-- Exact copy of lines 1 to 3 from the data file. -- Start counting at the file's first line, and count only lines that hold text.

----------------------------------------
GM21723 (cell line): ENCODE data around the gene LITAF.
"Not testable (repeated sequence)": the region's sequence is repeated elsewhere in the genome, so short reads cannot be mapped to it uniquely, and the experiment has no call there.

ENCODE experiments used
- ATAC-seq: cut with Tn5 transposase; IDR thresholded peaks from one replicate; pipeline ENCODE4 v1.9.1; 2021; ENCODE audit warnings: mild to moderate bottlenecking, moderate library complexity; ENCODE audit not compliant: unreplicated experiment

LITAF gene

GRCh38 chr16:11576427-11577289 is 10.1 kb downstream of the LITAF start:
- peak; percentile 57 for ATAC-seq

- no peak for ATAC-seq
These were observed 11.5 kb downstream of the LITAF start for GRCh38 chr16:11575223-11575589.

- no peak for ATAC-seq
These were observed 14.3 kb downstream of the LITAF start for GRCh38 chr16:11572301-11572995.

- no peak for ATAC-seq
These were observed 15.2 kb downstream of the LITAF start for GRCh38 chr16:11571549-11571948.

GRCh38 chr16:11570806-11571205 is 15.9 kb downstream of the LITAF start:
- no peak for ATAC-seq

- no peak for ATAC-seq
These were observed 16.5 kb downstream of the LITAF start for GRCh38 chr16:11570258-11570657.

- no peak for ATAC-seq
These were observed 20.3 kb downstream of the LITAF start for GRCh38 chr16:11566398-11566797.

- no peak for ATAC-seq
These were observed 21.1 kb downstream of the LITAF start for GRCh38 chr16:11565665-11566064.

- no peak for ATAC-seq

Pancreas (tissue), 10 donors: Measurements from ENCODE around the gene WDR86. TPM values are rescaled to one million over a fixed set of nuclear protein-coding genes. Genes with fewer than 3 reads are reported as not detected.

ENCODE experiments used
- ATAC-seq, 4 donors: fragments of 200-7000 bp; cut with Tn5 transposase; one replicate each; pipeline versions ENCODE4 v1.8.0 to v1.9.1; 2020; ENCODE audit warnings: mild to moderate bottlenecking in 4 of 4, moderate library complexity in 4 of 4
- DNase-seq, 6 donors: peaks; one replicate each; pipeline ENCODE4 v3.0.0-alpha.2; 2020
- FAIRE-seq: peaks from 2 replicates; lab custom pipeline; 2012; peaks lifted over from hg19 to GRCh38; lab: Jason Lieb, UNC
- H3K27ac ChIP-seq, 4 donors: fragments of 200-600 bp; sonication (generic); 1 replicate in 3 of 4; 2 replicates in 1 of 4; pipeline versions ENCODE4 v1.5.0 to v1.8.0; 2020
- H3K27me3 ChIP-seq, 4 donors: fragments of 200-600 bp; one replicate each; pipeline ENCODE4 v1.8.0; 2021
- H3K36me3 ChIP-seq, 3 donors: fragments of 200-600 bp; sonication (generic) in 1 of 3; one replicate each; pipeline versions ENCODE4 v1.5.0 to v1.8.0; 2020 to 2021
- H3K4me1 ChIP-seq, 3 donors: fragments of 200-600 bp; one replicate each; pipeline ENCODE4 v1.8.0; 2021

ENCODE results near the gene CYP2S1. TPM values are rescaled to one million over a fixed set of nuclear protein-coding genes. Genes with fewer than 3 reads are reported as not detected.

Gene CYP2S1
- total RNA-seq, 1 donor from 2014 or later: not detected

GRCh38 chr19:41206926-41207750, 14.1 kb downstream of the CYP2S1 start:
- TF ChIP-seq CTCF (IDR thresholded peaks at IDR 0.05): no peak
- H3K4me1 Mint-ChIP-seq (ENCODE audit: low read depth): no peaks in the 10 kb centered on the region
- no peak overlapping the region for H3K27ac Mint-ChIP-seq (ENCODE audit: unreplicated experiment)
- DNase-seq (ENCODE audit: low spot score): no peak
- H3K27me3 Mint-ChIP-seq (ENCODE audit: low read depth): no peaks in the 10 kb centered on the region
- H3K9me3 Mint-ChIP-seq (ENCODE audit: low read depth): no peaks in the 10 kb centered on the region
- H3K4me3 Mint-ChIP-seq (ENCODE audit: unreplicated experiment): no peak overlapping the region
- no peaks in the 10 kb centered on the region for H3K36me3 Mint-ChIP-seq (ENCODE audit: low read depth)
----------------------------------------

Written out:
GM21723 (cell line): ENCODE data around the gene LITAF.
"Not testable (repeated sequence)": the region's sequence is repeated elsewhere in the genome, so short reads cannot be mapped to it uniquely, and the experiment has no call there.

ENCODE experiments used